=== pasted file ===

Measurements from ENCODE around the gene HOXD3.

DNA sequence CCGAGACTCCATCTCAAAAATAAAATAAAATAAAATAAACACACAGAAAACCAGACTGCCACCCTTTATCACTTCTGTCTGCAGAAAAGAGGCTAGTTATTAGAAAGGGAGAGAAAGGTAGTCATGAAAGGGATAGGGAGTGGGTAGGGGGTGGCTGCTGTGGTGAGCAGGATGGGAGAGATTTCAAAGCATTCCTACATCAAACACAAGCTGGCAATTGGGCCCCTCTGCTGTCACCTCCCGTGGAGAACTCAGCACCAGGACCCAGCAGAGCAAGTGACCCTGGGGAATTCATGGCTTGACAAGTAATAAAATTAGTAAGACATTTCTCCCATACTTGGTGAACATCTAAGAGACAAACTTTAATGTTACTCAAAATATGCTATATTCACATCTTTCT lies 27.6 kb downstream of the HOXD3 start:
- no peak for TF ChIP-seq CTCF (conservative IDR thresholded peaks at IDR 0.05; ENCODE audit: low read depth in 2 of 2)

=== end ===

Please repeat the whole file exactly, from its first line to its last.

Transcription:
Measurements from ENCODE around the gene HOXD3.

DNA sequence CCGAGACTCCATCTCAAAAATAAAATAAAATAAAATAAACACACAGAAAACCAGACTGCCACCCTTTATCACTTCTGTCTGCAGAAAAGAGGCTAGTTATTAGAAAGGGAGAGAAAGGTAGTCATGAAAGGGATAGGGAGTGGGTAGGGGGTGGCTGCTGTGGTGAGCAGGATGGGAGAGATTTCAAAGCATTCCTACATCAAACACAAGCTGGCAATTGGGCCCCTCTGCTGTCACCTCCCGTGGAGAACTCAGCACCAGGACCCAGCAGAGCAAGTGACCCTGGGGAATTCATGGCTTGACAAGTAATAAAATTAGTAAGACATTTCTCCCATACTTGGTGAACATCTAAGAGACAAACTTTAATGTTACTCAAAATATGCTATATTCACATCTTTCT lies 27.6 kb downstream of the HOXD3 start:
- no peak for TF ChIP-seq CTCF (conservative IDR thresholded peaks at IDR 0.05; ENCODE audit: low read depth in 2 of 2)